Referring to FIG. 1, the flattened tubular strip is supplied in the form of a flat non-tubular strip 21 from a supply reel 11. The flat strip 21 is folded and creased into a flat, generally tubular shape by a folding means 20. A suitable device for folding the flat strip 21 into the flattened tubular strip 22 is disclosed in U.S. Pat. No. 4,631,108 to Colson. A cross-section of the flattened tubular strip 22 is shown in FIG. 3. The tube is actually an open section with the folded over edges nearly, but not actually touching. Thin flexible materials such as plastics or woven and non-woven fabrics have been found suitable as material for the flattened tubular strip 22.
In an alternative embodiment, the flattened tubular strip 22 is pre-folded and stored on reels, in which case the supply reel 11 would supply folded flattened tubular strip 22 directly to the adhesive applicator without the need for the folding means 20. A third alternative in this area is to provide from the supply reel 11 a prefabricated tubular material with a cross-sectionally continuous closed loop. This also eliminates the need for the folding means 20.
Referring again to FIG. 1, after the flattened tubular strip 22 is formed by the folding means 20 an adhesive applicator 12 applies adhesive to one side of the flattened tubular strip 22. FIG. 3 illustrates how, in the preferred embodiment, two lines of adhesive 24 are applied close to the folded over edges of the flattened tubular strip 22. In an alternative embodiment, the adhesive 24 is applied to the outer surface of the loop 19 at a point before point (A) where the new layer is added. This is accomplished by relocating the new adhesive applicator 12, for example, in the region of point (B).
The flattened tubular strip 22, with the adhesive 24 applied, is stacked into layers by winding into a continuous loop 19. A first portion of the loop, between point (B) and point (C) is maintained in a straight and flat condition. At the point (A) where each new layer of flattened tubular strip 22 is added, the loop 19 is compressed by squeezing it between a pinch roller 16 and a platen 18. The distance that each new layer of strip 22 travels from point (A) to point (C) is defined by the time required for the adhesive 24 to achieve an initial set and the running speed of the process, and can easily be determined by one skilled in the art using routine tests or calculations based on the specific adhesive used. With conventional adhesives, this time period is usually as long as 10-15 seconds.
In one alternative embodiment, where the adhesive applicator 12 is replaced by an ultrasonic welding apparatus, this time period is significantly decreased. In this embodiment the ultrasonic welder melts two thin lines of the flat tubular strip in the same location that the adhesive 24 would otherwise be applied as shown in FIG. 3. The melted lines of strip are then bonded to the preceding layer of flattened tubular strip 22 when it is compressed between the pinch roller 16 and platen 18. The suitable ultrasonic welding processes are very fast, the time required for setting being in the range of one tenth (1/10) of a second.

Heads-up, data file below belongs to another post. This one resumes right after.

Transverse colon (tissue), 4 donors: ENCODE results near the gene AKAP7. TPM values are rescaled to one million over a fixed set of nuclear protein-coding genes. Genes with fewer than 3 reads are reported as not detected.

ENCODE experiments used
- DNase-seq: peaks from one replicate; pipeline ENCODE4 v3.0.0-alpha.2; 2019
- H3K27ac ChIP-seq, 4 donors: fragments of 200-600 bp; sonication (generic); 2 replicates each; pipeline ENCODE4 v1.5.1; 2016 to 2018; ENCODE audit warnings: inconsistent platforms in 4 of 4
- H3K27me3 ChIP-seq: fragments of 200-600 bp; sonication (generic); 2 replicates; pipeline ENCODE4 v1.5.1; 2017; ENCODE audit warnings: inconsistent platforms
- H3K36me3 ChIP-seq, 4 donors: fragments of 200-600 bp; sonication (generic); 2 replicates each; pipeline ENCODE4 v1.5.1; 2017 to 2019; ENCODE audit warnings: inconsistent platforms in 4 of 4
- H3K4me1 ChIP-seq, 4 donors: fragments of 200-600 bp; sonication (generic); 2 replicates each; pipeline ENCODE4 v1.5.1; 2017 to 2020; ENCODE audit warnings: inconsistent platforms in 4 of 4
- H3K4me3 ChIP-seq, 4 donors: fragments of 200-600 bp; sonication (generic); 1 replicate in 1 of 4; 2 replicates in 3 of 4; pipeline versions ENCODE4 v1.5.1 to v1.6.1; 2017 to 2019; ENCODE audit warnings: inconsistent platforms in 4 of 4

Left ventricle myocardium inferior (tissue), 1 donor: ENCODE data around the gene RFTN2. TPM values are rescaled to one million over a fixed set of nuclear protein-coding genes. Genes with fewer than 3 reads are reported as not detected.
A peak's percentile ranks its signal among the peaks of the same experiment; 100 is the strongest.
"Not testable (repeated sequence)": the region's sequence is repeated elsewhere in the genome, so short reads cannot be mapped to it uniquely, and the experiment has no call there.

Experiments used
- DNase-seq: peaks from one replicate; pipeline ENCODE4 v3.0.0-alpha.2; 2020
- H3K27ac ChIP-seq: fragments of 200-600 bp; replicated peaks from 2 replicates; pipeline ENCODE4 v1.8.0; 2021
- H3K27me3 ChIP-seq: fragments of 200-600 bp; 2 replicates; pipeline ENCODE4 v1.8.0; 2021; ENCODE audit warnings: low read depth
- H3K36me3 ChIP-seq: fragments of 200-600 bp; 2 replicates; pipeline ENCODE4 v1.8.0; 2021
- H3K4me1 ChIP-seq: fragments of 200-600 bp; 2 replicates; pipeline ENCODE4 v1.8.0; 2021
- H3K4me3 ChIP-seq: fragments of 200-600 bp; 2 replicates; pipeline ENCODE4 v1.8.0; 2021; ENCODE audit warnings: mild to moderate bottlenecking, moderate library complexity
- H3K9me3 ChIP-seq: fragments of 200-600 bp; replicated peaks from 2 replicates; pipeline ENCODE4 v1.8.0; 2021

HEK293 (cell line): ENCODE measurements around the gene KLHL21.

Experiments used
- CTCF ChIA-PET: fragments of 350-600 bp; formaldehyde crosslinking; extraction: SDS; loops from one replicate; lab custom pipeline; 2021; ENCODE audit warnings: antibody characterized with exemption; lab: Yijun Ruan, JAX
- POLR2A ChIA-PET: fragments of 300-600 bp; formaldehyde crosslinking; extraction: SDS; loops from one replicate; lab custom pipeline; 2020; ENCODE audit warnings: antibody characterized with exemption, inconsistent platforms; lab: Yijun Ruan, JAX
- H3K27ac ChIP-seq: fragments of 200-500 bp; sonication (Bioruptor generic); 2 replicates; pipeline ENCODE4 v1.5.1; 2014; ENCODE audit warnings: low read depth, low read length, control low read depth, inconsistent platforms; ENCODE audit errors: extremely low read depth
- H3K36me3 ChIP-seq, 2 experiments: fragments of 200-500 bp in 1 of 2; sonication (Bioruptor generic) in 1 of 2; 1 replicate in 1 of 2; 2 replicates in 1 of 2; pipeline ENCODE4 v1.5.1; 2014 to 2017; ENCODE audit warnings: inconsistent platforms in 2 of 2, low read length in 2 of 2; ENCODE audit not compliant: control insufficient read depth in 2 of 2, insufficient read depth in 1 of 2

After the adhesive 24 has achieved an initial set, the loop 19 passes around a driving wheel 14 which controls the winding speed of the loop 19. It is the distance (A)-(C) which determines where the driving wheel 14 is located. Preferably the axis of the driving wheel 14 is located vertically, directly below point (C). The driving wheel may be driven by a variety of known controllable rotary power devices such as a variable speed electric motor.
After passing around the driving wheel 14 and before the next layer of flattened tubular strip 22 is added, the loop 19 passes over an idler wheel 13. The idler wheel 13 may be equipped with an adjustable drag brake in order to adjust the tension on the upper portion of the loop 19 if necessary.
When the desired number of layers of flattened tubular strip 22 are wound onto the loop 19, the loop 19 is removed from the supporting wheels 13, 14. The loop 19 is then cut at one point and straightened to form a straight stack of flattened tubular strip 22. This stack is expandable to form the honeycomb insulating material 42 shown in FIG. 8.
An important feature of this method is that as the loop 19 passes around the driving wheel 14, it is not under significant tension and is therefore not pulled tightly against the driving wheel 14. This is illustrated in FIG. 2. The momentum of the straight portion of the loop 19 tends to cause the loop 19 to continue in a straight line after it passes point (C). This momentum force counteracts the tension in the loop 19 to prevent it from being stretched around the driving wheel 14. Because the loop 19 is not stretched tightly around the driving wheel 14, the outer layers of flattened tubular strip 22 are not significantly stretched as they round the curve, hence the adhesive lines 24 are not stretched as they continue to set up. If the adhesive lines 24 were allowed to stretch at this point they would plasticly deform, resulting in the outer layers being slightly longer when they finally dried. This would create a curved set to the material when it was cut and straightened into a single panel of honeycomb insulating material.
The enlarged view in FIG. 2 shows the condition of the loop 19 as it passes around the driving wheel 14. The layers of the loop 19 are all still the same length, however, as the loop 19 travels around the curve of the driving wheel 14 the outer layers need to follow a longer path than the inner layers. Because the outer layers are not stretched, as discussed above, the inner layers compensate for this difference in arc length by bunching up. This bunching does not cause a separation of the layers because the adhesive already has an initial set and the flat tubular strips 22 are expandable which allows them to fill any spaces that would otherwise be created by the bunching.
The loop 19 continues in a semi-relaxed or tension reduced state, throughout a second portion, from point (C) to point (B) where tension is reapplied due to the force induced by the driving wheel 14. As the loop 19 passes around the idler wheel 13, it is not pulled tightly against the idler wheels because the momentum of the bottom portion of the loop 19 counteracts the tension caused by the weight of the loop 19. The loop 19 here behaves approximately in an inverted mirror image of its behavior around the driving wheel 14.
To this point a basic method and apparatus according to the invention have been described. Referring to FIG. 4, certain modifications to this basic method and apparatus will now be described. The modifications disclosed are alternative embodiments which may or may not be necessary depending on particular conditions of production.